Icebergs Away!

7 Feb

Icebergs are always amazing to encounter at sea. And when they are calving, breaking up, flipping over, or doing anything other than simply floating, it only gets more thrilling.

So thanks to always industrious GCaptain for going to the trouble of compiling the "Top 6 Dangerous Iceberg Collapse Videos."

This is my favorite. Yes, iceberg-watching is a participation sport!:

But watch them all, because they are each mesmerizing in their own way–including this iceberg-created 

tsunami which sweeps into a fishing village on Greenland. You never know what will get you when you live on a coast.

 ...

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Repacing Rotten Deck Core, Part I

4 Feb

As I mentioned in this post one of the major repairs on my boat is a section of deck where the upper fiberglass laminate had cracked, allowing water into the balsa core and starting a cycle of rot and delamination which led to this:

Close-up of the worst damage. These cracks go all the way through the fiberglass.

I knew this project would take more than a few days so before starting I made a series of dams out of plywood so that I could protect it with a tarp and not have rainwater running into the repair area. This ...

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Orca Uber Alles

3 Feb

For anyone who has any doubt about the supreme intelligence and physical superiority of killer whales, I offer this article about research being done on the lives of orcas who frequent Antarctic waters.

It's a fascinating account of the sophistication of orca society, communication, and hunting strategies. It leaves even me, a mutant with certain evolutionary advantages, with one simple thought: "We are not worthy."

Charlie's buddy, Jarle Andhoey, better not mess with them (and somewhere in footage of his that he once sent me he has a great sequence of an orca repeatedly spyhopping throuh a hole in ...

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Icebreaking, Hucking, and Costa Concordia From Below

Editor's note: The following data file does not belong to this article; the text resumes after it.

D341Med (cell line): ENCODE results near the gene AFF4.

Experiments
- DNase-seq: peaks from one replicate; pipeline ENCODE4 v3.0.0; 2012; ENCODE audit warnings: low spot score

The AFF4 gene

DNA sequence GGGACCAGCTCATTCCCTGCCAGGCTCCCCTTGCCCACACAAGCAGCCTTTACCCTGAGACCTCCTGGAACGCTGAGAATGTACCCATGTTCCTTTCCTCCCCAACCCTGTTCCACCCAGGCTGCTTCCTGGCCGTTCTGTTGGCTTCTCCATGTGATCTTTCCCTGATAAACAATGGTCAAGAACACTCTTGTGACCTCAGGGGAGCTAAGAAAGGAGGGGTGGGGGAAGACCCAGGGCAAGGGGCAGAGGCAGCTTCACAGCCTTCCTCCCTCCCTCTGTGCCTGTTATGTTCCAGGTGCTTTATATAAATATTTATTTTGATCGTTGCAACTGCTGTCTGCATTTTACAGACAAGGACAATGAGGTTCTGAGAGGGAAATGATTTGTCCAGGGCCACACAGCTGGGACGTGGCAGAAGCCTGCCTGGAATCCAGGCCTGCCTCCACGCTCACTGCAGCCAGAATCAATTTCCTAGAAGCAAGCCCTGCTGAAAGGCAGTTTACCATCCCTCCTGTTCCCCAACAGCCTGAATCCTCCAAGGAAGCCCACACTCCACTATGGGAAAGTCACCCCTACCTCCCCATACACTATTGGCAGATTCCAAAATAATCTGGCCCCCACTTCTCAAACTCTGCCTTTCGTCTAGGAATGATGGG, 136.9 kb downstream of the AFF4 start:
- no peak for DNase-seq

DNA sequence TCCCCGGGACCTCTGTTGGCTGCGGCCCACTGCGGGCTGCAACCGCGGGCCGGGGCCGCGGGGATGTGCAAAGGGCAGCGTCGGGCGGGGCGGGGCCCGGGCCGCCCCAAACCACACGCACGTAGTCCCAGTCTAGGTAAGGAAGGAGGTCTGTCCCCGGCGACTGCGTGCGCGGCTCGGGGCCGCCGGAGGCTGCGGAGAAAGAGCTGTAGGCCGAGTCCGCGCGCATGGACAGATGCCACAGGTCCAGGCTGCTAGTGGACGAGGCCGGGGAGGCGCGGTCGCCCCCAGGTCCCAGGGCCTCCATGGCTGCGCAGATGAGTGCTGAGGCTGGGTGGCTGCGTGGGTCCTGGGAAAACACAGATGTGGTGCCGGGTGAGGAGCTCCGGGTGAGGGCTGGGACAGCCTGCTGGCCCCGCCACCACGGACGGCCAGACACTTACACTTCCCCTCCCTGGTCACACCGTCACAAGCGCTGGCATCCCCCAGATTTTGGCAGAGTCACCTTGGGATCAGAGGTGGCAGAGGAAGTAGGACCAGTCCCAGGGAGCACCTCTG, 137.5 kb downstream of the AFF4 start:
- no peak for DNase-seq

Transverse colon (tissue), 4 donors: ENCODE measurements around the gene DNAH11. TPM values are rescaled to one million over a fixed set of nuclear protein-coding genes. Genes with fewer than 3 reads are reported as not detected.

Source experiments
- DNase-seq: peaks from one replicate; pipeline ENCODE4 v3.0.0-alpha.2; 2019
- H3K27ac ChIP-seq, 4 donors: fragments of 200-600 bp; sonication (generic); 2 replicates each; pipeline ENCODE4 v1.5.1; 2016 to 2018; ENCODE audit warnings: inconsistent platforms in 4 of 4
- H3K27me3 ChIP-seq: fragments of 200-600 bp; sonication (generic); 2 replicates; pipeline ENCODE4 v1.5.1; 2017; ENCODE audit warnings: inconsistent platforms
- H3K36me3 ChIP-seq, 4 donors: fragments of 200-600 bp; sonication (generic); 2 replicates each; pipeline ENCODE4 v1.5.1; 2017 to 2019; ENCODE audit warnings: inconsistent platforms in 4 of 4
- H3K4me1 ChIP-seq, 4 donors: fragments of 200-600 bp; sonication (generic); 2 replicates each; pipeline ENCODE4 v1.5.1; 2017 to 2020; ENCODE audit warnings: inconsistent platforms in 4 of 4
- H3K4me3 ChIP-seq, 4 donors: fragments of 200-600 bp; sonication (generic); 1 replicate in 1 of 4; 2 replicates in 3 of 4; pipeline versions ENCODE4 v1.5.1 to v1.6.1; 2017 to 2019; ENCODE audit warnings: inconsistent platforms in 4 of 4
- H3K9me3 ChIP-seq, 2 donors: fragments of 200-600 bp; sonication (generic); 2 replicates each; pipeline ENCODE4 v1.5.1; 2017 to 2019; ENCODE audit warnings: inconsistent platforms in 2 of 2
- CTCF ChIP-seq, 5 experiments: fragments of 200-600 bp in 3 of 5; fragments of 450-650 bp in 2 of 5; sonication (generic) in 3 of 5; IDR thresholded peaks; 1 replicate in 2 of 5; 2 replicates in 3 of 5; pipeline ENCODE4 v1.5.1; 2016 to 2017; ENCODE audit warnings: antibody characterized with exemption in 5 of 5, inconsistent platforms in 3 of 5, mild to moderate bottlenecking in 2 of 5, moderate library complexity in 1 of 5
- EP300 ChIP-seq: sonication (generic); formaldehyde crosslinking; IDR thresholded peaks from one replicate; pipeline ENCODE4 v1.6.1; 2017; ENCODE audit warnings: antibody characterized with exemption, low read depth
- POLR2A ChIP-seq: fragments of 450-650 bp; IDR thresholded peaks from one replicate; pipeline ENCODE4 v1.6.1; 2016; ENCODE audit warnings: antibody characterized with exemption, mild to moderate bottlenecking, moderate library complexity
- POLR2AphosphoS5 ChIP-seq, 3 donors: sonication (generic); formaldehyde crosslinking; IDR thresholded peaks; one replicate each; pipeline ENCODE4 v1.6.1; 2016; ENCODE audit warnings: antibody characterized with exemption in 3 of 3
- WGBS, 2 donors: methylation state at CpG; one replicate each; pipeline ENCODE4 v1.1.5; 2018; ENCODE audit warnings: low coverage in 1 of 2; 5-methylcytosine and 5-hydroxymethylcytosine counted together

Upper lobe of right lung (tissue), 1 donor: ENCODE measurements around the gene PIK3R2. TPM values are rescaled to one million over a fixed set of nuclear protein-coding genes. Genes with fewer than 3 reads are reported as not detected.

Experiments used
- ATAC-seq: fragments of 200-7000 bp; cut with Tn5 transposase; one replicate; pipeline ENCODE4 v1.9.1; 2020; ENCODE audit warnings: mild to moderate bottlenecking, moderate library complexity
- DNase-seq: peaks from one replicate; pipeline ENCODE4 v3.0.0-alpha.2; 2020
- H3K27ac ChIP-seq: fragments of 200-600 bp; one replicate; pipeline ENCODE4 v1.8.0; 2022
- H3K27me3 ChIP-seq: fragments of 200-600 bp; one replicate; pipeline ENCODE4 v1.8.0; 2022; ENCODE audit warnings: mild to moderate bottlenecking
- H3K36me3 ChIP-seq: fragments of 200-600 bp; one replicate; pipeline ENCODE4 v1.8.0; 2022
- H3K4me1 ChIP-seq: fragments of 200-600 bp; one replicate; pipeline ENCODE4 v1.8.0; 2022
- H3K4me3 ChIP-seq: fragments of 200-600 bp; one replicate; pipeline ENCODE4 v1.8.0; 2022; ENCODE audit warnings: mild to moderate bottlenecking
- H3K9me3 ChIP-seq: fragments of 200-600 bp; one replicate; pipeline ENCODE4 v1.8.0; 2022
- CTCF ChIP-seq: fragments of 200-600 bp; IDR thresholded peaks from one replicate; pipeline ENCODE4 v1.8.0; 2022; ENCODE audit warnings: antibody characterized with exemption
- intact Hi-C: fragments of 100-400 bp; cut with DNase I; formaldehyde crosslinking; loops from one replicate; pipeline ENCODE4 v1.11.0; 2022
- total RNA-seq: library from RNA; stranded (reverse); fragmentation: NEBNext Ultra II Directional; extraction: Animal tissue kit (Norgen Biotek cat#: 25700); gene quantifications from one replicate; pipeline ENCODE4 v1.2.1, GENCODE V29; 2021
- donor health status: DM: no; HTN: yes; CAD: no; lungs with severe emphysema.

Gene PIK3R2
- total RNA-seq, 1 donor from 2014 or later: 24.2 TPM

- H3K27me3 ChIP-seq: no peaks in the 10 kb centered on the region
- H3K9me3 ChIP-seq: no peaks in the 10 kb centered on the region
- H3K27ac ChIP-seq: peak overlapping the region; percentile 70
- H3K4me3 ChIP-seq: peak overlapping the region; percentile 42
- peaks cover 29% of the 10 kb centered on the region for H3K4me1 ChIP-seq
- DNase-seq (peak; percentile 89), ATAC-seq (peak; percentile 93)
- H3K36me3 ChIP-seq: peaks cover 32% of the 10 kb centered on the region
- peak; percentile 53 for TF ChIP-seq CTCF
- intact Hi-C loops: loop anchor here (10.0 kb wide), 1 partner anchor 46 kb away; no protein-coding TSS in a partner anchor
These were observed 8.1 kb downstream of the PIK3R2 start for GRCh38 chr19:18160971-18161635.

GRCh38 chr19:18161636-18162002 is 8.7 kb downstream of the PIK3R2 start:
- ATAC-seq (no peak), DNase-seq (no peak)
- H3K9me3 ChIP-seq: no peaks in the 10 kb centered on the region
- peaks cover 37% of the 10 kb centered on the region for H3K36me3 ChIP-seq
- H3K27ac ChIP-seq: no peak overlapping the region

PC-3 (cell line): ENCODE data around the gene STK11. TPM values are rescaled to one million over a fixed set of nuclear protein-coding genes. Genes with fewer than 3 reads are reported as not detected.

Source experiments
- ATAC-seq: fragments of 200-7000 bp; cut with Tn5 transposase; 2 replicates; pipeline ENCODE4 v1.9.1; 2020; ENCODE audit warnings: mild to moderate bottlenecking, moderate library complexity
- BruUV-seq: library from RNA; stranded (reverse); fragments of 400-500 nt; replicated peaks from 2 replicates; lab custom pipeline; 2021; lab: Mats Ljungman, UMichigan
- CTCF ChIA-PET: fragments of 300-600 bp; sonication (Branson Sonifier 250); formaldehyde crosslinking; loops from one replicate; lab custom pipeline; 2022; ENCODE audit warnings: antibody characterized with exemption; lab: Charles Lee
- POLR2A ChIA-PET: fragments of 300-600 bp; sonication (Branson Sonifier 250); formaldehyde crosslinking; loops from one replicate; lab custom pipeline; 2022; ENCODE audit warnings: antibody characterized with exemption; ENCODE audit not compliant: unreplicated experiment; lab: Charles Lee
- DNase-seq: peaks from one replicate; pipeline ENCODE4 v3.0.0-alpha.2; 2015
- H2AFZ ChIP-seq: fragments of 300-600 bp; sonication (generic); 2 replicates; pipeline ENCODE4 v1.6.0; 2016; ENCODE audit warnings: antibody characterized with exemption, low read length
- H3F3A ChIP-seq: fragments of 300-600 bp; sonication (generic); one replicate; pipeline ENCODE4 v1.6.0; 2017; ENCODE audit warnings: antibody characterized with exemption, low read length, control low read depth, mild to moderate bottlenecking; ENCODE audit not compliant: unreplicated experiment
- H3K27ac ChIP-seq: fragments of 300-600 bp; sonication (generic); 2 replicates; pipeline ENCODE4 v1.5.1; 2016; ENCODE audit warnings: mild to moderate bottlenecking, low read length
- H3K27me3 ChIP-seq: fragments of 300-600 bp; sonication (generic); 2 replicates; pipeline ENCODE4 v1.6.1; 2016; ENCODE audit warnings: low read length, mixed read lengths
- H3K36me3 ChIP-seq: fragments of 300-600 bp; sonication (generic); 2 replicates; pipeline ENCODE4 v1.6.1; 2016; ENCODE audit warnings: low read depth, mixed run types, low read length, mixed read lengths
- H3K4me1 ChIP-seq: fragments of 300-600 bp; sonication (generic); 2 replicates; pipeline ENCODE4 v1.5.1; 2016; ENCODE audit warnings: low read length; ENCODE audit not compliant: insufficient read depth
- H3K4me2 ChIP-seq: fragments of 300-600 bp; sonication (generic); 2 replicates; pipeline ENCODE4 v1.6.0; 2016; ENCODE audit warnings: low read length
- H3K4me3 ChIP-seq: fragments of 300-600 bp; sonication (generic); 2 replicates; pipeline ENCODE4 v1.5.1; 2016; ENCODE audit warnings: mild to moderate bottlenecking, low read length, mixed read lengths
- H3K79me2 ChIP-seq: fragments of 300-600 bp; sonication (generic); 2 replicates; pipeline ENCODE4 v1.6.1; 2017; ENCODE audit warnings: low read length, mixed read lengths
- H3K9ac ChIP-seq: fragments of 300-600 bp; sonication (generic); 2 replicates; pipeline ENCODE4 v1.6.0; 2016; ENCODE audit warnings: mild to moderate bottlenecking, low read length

2 Feb

Some posts just keep on giving. So naturally I want to share the wealth.

Let's start by following up this post on the last dive to the Costa Concordia with this evocative picture of the ship's bell:

Then let's double-down on the insane 90-foot kayak huck in this post, with ANOTHER insane 90-foot kayak huck (what is it about 90 feet and kayakers?):

And last, but not least, do you remember the epic icebreaking quest to get oil to Nome, Alaska?

Well, eventually the USCG Cutter Healy had to break the fuel ship out of the ice for ...

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Open 60 Insanity: The “Keel Walk”

2 Feb

Alex Thompson may not win many races, but he and his Hugo Boss team are insanely creative and daring when it comes to marketing. I mean, who comes up with the idea that prodcues a picture like this?

I doubt that the keel walk will become a regular feature of canting keel racing programs everywhere. Yes, it is James Bond-cool and may deliver a global marketing bonanza. But pulling it off looks seriously, seriously, hairy (see video after the jump)…

The absolutely key factor in this stunt: trusting the driver and trimmer aboard Hugo Boss. Because they are in charge ...

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Core Electrical System Revamp

1 Feb

 

This is a standard project for any sailboat older than thirty, for three reasons:

  1. Sailboats used to be built with electrical systems designed to power a VHF radio and a reading light, and now we ask them to power refrigeration, inverters, all kinds of electronic gizmos, and to charge the battery banks that supply them.
  2. Electrical stuff has come a long way in the last thirty years. Back then we had variations of automotive equipment, and now we have purpose-built, high capacity alternators and regulators, marine wire, and better distribution products.
  3. The thirty-year-old stuff is, well, thirty years old,
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ROUND BARBADOS RACE: 140 Gallons of Rum

26 Jan

Round Barbados Race

YES, sports fans… the number is ONE FOUR ZERO. Gallons. That’s about how much Extra Old rum I reckon the folks at Mt. Gay had to dole out at the conclusion of the Mt. Gay Rum Round Barbados Race last Saturday. Conditions for the race, now in its second year, were pretty much ideal and by the end of the day no fewer than six different boats had set course records of one description or another. Mt. Gay had pledged to award each record-setting boat its skipper’s weight in rum, which means each boat received about 23.3 gallons of rum ...

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